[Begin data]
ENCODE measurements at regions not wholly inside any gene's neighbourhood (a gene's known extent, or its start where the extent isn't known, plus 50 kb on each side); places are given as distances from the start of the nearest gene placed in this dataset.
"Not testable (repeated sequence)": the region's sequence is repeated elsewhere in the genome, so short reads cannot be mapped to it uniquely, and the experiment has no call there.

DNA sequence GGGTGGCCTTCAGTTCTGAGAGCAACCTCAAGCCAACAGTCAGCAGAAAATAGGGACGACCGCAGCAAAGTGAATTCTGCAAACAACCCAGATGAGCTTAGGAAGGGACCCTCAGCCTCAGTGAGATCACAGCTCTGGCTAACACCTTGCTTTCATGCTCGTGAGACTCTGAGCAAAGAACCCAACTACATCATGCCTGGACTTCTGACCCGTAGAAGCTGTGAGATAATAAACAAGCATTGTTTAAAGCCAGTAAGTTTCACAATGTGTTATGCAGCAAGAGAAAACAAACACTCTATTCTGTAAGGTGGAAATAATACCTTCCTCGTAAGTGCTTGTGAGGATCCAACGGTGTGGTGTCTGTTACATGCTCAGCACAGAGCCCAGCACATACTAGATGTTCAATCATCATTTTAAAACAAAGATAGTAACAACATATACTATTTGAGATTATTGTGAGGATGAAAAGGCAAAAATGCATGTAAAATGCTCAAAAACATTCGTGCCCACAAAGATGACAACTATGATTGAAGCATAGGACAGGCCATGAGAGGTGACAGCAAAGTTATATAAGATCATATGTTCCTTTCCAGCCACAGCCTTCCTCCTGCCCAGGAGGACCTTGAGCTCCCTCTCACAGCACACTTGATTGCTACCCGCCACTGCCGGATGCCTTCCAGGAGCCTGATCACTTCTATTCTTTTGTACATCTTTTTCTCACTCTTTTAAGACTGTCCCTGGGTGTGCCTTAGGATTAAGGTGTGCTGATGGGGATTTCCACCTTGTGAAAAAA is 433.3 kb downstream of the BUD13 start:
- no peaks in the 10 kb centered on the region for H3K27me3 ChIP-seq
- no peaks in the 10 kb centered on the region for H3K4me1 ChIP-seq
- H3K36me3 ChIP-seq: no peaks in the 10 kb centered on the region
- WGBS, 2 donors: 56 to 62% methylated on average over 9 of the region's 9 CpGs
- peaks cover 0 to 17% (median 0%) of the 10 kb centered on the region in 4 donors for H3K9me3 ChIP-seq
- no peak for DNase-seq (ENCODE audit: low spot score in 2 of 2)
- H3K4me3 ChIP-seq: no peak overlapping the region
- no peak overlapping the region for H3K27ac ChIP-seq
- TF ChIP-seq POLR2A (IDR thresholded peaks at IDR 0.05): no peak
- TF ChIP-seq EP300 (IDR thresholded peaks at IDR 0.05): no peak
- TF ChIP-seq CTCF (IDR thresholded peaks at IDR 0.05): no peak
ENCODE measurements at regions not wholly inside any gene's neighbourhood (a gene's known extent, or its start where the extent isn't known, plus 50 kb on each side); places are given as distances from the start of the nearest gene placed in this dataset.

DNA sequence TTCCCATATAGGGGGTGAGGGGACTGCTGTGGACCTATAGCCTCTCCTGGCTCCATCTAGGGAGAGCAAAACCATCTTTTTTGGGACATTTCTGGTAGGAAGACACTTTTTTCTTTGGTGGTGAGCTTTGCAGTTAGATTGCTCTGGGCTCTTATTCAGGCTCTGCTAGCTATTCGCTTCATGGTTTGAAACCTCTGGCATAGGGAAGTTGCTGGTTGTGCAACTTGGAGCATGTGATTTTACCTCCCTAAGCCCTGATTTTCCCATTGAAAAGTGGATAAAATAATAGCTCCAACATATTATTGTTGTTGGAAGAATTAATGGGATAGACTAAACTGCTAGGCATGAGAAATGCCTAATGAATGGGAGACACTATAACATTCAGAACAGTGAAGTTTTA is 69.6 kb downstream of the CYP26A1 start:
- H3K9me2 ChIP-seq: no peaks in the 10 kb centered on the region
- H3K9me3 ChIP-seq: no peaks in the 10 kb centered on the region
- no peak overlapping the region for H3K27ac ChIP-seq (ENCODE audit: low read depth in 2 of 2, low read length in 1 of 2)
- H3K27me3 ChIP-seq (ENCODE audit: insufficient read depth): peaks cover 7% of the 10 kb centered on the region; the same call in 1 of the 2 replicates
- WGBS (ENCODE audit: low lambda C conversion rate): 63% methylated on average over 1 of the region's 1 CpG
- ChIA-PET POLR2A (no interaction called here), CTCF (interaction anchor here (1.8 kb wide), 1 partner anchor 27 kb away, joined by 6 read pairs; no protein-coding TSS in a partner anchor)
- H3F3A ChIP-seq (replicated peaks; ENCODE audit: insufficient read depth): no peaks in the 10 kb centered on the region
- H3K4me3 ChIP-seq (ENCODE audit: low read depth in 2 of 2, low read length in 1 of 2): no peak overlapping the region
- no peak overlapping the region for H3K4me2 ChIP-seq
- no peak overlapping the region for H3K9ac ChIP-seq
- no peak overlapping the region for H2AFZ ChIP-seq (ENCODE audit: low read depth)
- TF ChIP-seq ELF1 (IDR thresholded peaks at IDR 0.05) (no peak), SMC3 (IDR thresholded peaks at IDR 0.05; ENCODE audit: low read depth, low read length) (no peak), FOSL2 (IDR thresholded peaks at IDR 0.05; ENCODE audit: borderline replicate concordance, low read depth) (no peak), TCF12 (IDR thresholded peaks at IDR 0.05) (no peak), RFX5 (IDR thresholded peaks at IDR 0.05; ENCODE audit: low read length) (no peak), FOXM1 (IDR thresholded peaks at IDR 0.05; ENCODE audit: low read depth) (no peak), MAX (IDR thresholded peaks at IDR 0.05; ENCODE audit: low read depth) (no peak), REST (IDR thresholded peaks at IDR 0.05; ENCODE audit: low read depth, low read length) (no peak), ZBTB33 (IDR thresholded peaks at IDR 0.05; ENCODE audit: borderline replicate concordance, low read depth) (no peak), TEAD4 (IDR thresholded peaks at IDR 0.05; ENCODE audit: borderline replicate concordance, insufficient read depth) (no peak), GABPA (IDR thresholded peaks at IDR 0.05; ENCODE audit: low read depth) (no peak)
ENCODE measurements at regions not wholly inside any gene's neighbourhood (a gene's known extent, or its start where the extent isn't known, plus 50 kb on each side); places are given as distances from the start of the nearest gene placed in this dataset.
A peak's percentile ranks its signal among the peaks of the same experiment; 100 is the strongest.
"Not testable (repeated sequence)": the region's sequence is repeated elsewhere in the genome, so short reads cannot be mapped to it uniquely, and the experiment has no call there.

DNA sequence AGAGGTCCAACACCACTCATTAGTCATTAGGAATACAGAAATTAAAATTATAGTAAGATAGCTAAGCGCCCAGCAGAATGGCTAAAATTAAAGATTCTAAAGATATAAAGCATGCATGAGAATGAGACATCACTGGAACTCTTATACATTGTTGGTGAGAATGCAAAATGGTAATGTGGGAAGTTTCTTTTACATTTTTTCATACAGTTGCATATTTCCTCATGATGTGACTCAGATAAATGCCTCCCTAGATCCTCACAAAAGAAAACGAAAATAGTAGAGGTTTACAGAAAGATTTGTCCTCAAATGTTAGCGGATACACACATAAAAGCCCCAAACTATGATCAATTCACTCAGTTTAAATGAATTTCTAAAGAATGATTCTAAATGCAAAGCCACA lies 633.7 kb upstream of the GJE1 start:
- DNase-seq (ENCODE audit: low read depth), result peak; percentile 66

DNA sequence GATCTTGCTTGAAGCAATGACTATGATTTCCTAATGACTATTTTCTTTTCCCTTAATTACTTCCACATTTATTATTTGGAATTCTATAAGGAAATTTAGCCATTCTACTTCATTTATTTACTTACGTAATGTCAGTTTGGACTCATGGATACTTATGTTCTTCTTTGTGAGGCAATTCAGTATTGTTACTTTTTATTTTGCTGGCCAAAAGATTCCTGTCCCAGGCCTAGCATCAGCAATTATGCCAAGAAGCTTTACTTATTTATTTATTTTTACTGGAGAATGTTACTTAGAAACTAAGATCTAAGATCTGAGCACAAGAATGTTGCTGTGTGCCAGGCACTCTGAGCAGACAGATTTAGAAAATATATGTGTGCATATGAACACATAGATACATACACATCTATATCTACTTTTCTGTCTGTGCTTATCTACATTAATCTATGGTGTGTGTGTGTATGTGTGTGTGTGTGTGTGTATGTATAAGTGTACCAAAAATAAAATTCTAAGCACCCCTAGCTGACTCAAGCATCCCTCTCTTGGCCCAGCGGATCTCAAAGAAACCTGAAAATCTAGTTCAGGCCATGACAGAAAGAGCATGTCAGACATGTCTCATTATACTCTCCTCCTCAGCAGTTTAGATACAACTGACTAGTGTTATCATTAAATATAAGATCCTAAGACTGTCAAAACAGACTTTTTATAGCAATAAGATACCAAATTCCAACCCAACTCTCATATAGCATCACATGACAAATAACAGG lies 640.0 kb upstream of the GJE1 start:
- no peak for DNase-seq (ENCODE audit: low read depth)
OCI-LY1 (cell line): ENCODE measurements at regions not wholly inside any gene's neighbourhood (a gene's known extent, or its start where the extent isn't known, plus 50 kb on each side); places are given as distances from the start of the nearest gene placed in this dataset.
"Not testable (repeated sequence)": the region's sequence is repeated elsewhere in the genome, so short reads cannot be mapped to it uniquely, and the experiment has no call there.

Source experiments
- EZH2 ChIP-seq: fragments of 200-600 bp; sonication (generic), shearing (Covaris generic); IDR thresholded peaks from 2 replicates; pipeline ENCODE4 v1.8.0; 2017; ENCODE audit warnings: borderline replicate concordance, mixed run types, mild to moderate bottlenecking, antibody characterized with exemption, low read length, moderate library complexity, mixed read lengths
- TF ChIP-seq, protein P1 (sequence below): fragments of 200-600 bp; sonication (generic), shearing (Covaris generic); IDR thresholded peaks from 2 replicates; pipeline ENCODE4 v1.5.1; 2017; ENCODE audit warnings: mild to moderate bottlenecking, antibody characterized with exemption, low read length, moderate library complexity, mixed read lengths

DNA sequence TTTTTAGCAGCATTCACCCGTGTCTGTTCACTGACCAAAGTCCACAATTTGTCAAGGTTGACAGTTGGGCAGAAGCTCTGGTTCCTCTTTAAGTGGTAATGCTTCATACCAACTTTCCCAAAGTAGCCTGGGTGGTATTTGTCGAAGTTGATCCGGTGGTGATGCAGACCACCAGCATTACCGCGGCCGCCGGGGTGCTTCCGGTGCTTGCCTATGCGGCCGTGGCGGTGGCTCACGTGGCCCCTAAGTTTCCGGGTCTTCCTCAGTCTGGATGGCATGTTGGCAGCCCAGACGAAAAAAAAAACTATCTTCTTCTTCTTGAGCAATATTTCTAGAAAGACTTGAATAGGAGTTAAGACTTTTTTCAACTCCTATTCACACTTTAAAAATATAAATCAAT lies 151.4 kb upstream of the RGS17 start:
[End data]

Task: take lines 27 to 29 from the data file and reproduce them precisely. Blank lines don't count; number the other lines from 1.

- no peak overlapping the region for H2AFZ ChIP-seq (ENCODE audit: low read depth)
- TF ChIP-seq ELF1 (IDR thresholded peaks at IDR 0.05) (no peak), SMC3 (IDR thresholded peaks at IDR 0.05; ENCODE audit: low read depth, low read length) (no peak), FOSL2 (IDR thresholded peaks at IDR 0.05; ENCODE audit: borderline replicate concordance, low read depth) (no peak), TCF12 (IDR thresholded peaks at IDR 0.05) (no peak), RFX5 (IDR thresholded peaks at IDR 0.05; ENCODE audit: low read length) (no peak), FOXM1 (IDR thresholded peaks at IDR 0.05; ENCODE audit: low read depth) (no peak), MAX (IDR thresholded peaks at IDR 0.05; ENCODE audit: low read depth) (no peak), REST (IDR thresholded peaks at IDR 0.05; ENCODE audit: low read depth, low read length) (no peak), ZBTB33 (IDR thresholded peaks at IDR 0.05; ENCODE audit: borderline replicate concordance, low read depth) (no peak), TEAD4 (IDR thresholded peaks at IDR 0.05; ENCODE audit: borderline replicate concordance, insufficient read depth) (no peak), GABPA (IDR thresholded peaks at IDR 0.05; ENCODE audit: low read depth) (no peak)
ENCODE measurements at regions not wholly inside any gene's neighbourhood (a gene's known extent, or its start where the extent isn't known, plus 50 kb on each side); places are given as distances from the start of the nearest gene placed in this dataset.